Your next Uber driver may be hearing-impaired

It matters and it doesn't.


( The name Ludwig van Beethoven should ring a bell, whether you're a fan of classical music or were just one of those people who took up piano as a kid. One amazing fact you might already know about the renowned composer was that he was also going deaf while composing his most famous works. And yet, his physical infirmity never hindered him from greatness.




The musical genius is the inspiration behind Uber's latest update in its online transportation application—the "Beethoven." This feature alerts a hearing-impaired Uber driver of a new ride through flashing lights instead of the existing audio notification. In addition, it also notifies the rider that the booked driver is hearing-impaired and turns off the call option.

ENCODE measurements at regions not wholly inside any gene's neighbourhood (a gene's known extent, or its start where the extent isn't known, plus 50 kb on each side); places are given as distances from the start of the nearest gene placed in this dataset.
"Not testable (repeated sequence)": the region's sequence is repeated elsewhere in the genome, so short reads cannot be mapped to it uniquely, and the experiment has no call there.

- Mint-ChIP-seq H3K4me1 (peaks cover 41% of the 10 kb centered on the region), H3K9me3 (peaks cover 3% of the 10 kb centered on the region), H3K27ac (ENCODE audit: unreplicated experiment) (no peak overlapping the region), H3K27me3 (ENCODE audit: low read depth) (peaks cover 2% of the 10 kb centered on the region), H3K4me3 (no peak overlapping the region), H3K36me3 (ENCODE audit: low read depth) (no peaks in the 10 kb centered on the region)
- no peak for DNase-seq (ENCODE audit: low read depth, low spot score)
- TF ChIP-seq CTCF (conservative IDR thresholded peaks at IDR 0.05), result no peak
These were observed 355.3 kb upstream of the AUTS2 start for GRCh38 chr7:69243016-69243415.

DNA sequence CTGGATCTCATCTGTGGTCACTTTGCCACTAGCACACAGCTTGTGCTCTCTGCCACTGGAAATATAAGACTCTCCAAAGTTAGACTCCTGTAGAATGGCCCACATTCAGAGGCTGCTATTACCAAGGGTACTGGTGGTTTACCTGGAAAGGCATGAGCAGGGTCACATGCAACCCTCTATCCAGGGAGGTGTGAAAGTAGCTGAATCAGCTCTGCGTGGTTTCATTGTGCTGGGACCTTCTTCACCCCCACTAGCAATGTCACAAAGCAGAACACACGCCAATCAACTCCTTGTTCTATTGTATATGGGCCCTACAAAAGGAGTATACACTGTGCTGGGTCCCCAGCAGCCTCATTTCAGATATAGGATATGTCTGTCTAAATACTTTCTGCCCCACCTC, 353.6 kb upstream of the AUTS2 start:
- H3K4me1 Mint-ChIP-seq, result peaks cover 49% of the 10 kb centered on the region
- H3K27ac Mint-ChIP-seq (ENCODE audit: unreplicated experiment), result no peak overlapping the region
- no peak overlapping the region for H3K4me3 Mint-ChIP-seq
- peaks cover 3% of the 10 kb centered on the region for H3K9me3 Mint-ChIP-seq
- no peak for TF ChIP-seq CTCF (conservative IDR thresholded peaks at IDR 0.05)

Beethoven was first launched in May 2015 in Chicago, Los Angeles, San Francisco, and Washington D.C. It was part of Uber’s application update in the Philippines in September but was introduced to the media only on October 13. With this exposure, it is with hope that more hearing-impaired drivers will work with Uber. This is not only an opportunity for physically challenged drivers to earn income, but also a chance to advocate anti-discrimination, especially in employment.

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"This program reinforces Uber's global commitment to provide every member of society a viable way to earn a living by driving," Uber Philippines General Manager Laurence Cua told reporters.

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